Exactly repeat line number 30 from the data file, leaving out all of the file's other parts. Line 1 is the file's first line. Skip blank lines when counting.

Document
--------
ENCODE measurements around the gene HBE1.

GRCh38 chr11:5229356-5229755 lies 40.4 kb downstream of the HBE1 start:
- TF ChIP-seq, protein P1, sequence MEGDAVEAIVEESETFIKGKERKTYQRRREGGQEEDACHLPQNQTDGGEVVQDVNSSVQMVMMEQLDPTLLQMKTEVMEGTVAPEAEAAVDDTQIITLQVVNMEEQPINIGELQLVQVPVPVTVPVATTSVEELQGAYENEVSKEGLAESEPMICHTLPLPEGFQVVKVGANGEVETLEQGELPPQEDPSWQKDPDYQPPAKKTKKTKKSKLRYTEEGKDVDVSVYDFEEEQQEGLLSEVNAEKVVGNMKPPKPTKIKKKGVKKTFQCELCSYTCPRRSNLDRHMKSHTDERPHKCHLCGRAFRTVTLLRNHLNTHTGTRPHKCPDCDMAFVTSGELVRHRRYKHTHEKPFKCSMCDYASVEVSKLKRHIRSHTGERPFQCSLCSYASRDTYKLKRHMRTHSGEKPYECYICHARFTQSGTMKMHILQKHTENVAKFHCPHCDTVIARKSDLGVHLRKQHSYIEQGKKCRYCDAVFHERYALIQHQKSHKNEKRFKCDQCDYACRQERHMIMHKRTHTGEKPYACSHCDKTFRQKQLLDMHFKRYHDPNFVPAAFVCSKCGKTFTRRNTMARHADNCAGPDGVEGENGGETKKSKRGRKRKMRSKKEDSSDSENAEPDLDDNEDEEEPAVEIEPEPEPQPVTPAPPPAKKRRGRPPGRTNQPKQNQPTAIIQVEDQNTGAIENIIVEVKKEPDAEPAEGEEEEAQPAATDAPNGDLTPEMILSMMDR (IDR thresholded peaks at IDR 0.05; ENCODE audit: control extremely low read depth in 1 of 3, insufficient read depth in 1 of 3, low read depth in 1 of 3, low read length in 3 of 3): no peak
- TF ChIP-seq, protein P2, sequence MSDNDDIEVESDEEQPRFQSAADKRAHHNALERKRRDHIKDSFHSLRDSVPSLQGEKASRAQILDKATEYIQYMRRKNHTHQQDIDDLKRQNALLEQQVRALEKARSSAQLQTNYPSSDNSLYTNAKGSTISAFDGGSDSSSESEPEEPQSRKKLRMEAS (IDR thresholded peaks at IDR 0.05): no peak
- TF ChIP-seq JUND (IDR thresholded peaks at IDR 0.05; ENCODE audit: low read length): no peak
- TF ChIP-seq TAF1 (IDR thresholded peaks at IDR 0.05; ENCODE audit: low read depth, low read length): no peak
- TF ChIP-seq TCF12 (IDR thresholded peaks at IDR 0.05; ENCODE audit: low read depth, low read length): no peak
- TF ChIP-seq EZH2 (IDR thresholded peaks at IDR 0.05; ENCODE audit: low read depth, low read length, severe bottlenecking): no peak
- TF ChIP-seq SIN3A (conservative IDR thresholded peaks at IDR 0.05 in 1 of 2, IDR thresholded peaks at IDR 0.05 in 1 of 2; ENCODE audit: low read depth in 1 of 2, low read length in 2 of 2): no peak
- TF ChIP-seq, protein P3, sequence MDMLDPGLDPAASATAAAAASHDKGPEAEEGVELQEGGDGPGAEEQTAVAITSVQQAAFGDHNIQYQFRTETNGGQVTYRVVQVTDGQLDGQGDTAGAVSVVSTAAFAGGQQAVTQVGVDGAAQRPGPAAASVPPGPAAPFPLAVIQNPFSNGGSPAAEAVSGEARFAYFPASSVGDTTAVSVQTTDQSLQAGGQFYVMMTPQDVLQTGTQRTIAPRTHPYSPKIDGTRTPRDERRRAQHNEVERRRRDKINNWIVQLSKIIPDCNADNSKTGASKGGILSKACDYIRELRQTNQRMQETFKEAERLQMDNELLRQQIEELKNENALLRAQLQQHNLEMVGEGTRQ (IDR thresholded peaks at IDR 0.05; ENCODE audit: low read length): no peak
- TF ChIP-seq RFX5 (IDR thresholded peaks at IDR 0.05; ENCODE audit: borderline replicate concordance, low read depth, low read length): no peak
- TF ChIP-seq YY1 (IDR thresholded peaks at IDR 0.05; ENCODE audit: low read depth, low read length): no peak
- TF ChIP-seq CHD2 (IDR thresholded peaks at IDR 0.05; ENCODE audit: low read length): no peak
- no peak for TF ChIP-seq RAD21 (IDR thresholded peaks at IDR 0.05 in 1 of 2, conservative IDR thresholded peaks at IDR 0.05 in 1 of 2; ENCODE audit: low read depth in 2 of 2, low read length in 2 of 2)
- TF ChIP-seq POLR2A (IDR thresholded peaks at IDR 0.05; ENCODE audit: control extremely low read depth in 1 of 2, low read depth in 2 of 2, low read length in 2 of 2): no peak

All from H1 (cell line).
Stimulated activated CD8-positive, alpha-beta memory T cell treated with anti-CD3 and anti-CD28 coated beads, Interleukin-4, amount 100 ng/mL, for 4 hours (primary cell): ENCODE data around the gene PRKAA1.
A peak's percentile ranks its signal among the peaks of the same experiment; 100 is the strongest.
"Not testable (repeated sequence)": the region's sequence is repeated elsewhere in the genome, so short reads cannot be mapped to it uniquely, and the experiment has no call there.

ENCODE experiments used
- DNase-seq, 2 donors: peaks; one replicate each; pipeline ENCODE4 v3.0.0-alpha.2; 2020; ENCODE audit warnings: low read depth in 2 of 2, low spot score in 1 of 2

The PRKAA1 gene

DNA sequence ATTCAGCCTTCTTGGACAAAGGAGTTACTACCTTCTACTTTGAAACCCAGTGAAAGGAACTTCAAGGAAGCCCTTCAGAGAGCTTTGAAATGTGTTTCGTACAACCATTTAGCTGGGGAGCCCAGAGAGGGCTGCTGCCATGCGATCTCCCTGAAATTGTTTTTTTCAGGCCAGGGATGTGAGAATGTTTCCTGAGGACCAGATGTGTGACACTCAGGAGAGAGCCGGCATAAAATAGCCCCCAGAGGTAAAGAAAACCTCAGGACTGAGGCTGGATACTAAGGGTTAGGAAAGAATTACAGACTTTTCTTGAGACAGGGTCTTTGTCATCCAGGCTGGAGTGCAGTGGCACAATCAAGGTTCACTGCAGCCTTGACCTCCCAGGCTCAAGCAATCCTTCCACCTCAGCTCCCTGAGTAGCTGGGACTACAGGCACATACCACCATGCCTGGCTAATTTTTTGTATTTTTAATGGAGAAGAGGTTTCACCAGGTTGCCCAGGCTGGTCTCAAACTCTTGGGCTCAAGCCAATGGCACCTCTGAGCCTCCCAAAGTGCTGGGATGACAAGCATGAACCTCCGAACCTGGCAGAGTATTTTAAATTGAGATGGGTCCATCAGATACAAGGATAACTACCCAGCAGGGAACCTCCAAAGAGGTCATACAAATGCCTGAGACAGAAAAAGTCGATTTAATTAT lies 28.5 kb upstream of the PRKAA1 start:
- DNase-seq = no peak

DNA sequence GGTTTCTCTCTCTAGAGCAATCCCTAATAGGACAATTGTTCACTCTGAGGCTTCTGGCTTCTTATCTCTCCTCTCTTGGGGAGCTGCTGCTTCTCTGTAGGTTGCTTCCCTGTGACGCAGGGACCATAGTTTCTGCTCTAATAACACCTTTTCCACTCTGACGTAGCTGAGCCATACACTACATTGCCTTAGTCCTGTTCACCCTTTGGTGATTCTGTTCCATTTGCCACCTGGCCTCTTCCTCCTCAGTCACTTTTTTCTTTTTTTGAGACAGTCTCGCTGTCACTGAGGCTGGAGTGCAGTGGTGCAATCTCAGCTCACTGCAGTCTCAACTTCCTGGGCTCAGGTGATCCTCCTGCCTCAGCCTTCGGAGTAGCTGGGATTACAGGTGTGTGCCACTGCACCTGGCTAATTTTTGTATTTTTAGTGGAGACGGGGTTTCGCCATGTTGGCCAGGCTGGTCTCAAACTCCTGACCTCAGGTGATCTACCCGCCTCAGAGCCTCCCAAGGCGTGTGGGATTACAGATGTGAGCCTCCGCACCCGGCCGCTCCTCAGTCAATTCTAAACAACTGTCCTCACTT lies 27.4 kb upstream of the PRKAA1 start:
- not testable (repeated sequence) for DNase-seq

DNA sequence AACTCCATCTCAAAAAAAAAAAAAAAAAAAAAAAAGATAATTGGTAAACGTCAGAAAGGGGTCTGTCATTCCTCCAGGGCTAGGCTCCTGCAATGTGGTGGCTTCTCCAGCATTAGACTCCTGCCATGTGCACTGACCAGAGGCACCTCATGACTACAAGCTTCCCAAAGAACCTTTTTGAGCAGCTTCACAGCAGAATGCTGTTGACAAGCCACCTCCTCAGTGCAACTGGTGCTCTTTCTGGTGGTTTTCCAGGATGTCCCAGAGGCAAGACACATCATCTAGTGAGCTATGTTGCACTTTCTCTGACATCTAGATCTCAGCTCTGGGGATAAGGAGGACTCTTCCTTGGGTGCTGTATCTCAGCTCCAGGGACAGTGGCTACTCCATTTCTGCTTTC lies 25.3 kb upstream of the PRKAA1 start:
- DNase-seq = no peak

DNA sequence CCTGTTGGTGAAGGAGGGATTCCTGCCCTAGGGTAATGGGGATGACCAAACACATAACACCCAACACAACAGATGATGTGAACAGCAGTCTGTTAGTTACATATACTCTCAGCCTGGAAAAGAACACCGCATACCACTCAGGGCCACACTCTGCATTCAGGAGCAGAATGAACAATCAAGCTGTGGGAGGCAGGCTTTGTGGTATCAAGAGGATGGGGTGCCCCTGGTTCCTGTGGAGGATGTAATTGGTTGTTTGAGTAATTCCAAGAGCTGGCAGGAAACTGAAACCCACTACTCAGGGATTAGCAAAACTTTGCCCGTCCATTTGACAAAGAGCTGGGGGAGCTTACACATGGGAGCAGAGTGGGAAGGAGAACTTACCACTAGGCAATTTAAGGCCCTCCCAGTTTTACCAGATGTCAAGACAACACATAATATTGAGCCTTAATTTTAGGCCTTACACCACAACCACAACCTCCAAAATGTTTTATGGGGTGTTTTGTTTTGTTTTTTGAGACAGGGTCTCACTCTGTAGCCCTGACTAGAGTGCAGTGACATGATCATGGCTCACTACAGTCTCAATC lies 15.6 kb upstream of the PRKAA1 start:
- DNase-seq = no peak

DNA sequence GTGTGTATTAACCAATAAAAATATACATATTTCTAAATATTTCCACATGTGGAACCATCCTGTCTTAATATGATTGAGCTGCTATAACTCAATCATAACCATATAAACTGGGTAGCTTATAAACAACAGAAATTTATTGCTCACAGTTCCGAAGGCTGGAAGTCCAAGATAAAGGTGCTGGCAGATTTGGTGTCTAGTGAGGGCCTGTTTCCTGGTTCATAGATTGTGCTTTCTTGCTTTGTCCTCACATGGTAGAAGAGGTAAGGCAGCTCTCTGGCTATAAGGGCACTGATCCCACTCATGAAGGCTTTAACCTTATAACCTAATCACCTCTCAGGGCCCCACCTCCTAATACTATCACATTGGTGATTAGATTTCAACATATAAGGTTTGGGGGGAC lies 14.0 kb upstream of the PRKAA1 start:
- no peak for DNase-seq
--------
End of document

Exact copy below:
- DNase-seq = no peak